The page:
Ferdinand of course brought Aragon in on her side, but her own people were divided, some of them rooting for the woman they believed to be the true heir to the throne, Queen Joanna of Portugal. France got involved - not surprisingly, on the side of Portugal, as Ferdinand had been in the middle of battling their forces when the news of Isabella’s coronation had reached him - while various other Spanish states, such as Navarre, Granada and Galicia, had enough troubles of their own with civil wars and said “you’re all right, mate: you just continue on without us.” The war raged on for four years, but in the end Ferdinand and Isabella were victorious, and in 1481, with the death of his father and his ascension to the throne of Aragon, Ferdinand merged his kingdom with that of Isabella, and Castille and Aragon became the foundation of what is today modern Spain.

So with the final annexation of Granada in 1492, it would seem Ferdinand and Isabella were powerful enough, jointly as rulers of the new Spain, to have considered gaining new territory, which may be (we will see) why they were prepared to back Columbus. Even so, you would imagine after such a costly war with the French and Portuguese, that they might not have been so quick to pony up the readies. However, I have read in passing that there was some form of financial trickery/compulsion used which ended up leaving Ferdinand’s accountant personally responsible for shouldering much of the burden of the loan the Crown gave to Columbus. If so, then it was a pretty clever masterstroke.


Queen Isabella I of Castile (1451 - 1504)

The other half of the power double in Spain was of course Queen Isabella, monarch of Castile, but as already mentioned she was only third in line to the throne, her half-brother Henry being the heir when their father, John II, died, and she and her brother Alfonso being basically kicked to the curb, left to all but starve in a castle until summoned to court by the King of Portugal, who made sure they were looked after and educated. Alfonso died in 1458, leaving Isabella next in line to the throne. With a civil war going on in Castile, Henry tried to marry his sister off to various princes and nobles in order to secure alliances, but none succeeded. One such suitor, Charles of Berry, actually died on the way to meet his proposed new bride, who had prayed to God not to let the marriage take place. Guess God was quicker in those days!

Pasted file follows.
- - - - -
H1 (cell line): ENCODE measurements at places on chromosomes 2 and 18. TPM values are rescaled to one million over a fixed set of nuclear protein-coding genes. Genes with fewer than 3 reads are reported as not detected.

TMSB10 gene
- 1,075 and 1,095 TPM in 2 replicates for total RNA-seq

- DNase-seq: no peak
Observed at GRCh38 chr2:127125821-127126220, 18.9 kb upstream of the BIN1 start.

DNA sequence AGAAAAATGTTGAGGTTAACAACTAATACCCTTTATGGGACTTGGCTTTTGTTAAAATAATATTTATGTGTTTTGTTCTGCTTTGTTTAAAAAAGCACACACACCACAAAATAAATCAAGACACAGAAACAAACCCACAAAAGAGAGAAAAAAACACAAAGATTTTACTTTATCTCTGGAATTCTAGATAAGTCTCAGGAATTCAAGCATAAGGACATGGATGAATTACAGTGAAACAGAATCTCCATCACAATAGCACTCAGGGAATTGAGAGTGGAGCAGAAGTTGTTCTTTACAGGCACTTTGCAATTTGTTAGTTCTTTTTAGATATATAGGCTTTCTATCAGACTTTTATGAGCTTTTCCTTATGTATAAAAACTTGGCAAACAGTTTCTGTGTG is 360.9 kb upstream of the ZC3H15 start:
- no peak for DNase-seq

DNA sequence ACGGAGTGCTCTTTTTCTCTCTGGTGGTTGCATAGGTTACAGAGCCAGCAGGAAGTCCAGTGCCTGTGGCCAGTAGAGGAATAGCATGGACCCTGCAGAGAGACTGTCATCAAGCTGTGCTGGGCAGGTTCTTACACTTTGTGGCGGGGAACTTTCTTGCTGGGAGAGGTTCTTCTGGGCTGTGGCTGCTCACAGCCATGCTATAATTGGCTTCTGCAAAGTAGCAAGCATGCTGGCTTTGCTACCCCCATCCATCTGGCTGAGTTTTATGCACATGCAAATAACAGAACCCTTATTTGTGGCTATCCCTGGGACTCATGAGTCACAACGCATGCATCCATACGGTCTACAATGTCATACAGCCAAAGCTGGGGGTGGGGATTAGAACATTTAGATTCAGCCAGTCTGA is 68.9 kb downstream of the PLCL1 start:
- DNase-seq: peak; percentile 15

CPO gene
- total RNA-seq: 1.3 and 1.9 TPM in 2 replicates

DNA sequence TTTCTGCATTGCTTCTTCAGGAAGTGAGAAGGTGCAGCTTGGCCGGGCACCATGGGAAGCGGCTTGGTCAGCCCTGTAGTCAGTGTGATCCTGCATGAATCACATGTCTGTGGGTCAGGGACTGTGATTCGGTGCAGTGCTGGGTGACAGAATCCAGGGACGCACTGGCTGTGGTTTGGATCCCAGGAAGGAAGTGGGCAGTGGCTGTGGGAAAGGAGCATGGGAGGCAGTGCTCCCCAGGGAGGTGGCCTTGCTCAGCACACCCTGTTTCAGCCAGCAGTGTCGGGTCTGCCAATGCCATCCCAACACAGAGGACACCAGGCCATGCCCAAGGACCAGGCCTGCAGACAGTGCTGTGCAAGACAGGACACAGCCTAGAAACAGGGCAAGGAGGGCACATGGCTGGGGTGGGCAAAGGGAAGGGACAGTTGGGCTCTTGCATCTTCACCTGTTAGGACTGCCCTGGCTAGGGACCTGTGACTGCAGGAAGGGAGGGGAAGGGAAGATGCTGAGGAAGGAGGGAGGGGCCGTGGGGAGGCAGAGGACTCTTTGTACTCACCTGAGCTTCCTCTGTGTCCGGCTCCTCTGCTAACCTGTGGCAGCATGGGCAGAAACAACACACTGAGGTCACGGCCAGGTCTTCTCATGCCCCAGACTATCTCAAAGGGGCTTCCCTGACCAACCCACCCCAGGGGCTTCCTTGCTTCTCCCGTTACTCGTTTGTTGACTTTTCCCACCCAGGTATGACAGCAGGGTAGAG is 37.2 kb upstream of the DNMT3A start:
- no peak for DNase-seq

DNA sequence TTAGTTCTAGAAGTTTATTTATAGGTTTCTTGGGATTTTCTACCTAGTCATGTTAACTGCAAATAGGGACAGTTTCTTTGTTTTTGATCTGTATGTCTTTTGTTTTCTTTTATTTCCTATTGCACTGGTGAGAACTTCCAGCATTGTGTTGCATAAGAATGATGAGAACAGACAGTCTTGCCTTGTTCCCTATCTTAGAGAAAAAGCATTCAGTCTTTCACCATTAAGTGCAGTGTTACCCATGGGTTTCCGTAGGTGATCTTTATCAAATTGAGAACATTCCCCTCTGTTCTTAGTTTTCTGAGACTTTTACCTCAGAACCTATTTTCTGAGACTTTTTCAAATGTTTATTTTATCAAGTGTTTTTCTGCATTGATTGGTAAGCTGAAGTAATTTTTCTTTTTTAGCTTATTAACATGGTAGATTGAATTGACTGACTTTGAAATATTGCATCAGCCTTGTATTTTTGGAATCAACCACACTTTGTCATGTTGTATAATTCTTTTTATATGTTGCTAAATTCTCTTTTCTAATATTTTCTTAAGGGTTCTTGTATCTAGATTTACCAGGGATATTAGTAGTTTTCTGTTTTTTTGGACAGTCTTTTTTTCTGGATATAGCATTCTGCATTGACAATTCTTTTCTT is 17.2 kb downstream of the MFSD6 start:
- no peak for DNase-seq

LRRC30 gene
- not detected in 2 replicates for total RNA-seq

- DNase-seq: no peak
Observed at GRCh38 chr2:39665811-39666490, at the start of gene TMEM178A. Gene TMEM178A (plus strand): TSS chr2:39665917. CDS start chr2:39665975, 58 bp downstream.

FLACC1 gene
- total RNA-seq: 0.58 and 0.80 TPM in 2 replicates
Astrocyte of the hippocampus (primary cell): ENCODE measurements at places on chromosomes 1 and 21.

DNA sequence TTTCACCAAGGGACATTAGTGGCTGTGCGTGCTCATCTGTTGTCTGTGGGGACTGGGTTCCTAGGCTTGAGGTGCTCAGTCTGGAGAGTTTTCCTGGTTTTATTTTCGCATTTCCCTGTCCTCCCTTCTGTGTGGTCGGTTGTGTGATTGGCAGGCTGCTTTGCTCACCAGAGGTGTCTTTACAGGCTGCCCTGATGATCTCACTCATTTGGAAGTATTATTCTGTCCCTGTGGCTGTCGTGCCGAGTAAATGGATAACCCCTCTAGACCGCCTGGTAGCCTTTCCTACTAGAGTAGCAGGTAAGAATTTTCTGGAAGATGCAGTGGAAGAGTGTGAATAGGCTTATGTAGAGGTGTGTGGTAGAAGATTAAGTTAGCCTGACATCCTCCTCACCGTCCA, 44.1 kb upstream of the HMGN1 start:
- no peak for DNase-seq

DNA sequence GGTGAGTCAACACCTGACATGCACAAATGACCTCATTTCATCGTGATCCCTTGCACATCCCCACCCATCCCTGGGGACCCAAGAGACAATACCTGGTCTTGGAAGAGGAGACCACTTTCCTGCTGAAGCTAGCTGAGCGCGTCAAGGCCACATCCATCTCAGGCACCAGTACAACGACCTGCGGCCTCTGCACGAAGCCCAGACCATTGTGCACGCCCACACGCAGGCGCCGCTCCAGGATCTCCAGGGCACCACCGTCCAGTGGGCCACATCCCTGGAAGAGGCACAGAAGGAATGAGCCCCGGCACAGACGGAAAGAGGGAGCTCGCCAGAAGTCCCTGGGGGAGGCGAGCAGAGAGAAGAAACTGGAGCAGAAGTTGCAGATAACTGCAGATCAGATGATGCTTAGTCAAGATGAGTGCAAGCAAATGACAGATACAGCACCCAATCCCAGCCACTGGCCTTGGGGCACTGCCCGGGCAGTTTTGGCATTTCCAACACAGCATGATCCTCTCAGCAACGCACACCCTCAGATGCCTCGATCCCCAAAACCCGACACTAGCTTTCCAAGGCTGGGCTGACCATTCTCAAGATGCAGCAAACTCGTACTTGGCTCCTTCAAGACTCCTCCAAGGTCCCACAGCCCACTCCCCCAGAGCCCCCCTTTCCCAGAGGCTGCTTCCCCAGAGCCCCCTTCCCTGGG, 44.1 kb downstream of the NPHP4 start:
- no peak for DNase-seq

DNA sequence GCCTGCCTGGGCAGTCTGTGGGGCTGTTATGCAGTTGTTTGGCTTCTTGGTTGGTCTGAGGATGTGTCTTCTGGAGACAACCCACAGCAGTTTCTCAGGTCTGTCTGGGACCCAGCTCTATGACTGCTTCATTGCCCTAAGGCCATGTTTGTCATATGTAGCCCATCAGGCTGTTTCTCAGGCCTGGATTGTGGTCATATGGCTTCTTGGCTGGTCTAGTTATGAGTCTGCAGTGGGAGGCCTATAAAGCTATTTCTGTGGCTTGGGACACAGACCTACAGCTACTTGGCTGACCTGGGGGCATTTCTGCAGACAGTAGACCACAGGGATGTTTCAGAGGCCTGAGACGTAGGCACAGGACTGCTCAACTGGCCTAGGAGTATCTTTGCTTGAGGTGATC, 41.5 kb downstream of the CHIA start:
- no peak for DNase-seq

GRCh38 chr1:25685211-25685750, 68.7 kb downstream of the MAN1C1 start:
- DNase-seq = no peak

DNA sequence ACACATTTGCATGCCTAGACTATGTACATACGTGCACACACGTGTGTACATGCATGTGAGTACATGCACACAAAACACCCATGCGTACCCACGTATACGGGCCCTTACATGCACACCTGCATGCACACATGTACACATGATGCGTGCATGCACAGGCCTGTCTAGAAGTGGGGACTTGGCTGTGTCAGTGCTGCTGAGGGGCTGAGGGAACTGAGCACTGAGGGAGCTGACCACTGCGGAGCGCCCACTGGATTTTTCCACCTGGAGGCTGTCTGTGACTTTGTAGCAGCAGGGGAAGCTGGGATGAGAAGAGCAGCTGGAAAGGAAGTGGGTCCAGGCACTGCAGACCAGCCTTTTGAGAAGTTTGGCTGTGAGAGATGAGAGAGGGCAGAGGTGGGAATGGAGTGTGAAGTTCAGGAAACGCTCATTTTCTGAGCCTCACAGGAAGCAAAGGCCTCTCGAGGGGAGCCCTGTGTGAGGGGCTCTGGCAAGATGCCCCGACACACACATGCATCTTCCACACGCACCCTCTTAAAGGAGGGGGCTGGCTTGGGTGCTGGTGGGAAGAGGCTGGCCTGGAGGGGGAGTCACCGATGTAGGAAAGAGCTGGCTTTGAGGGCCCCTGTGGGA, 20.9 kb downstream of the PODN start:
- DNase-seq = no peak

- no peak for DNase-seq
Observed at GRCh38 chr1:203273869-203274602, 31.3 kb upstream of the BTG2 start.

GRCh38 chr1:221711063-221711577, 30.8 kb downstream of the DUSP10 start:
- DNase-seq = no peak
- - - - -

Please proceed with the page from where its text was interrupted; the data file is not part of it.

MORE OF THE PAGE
In the end, the marriage between her and the man she had been originally betrothed to, and who would become King of Aragon, took place with quite a dash of romance. Isabella, fearing she would be prevented by her brother marrying Ferdinand, legged it from the palace while he met her disguised as a servant. The two eloped, basically, and were married in 1469. Ah, bless. They would soon become the two most powerful forces in the country, their twin kingdoms uniting to create modern Spain. Isabella was crowned Queen of Castile on the death of her brother five years later, but was immediately challenged by King Afonso V of Portugal, who believed Henry’s daughter, Joanna, was the rightful heir, and they went back and forth till eventually Castile were able to claim the victory, and Isabella’s reign was ratified.

She proved to be a more than competent ruler. In a time when England had yet to see its first (official) queen, and most of Europe was ruled by men, she grasped the political and economic realities with the acumen of any man, and better than most. She re-established justice and law and order throughout Castile, sorted out the finances and grew to be a well-liked monarch
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Old 02-22-2023, 06:52 PM   #33 (permalink)
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Queen Isabella I of Castile (1451 - 1504)
I had no idea she was so hot. The chins, the hairline, the lazy eye. Yum.
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Old 02-22-2023, 06:54 PM   #34 (permalink)
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At any rate, we will find out, as it is now time to return to the man about whom this whole article is being written.

Oh, you were wondering when we’d get back to him, were you? Well, had to set the scene, and now that we’ve done that, back we go.

And I mean back.


Christopher Columbus (1451 - 1506)

Though little is really known of Columbus’s birth or even his early life, most seem to agree that he came from Genoa, one of the states of what would become Italy, and his father, Domenico, looks to have married into money, as he was a mere wool weaver who also ran a cheese shop on the side, whereas his wife, Susanna Fontanarossa (sounds like an Italian sports car!) was the daughter of a wealthy real estate developer in Corsica. Christopher was the first son of Domenico and Susanna, and three more would arrive along with the last, a daughter. One of his brothers, Bartolomeo, would go on to be a map-maker, and Christopher himself would study at the University of Pavia, though at age fourteen he would leave - whether this means he dropped out, graduated or was expelled we have no idea due to the scarcity, almost non-existence of records of his early life, but there is no mention made later of any disgrace, so it may reasonably be assumed, I would think, that he either completed his studies or that the call of the sea proved too strong for him to remain in education. What exactly contributed to his interest in the life of a mariner I have no clue; there was no history of either naval service or exploration or even trade on his father’s side, and his mother came from a line of realtors, so it’s doubtful there was any wanderlust in the Fontanarossas either.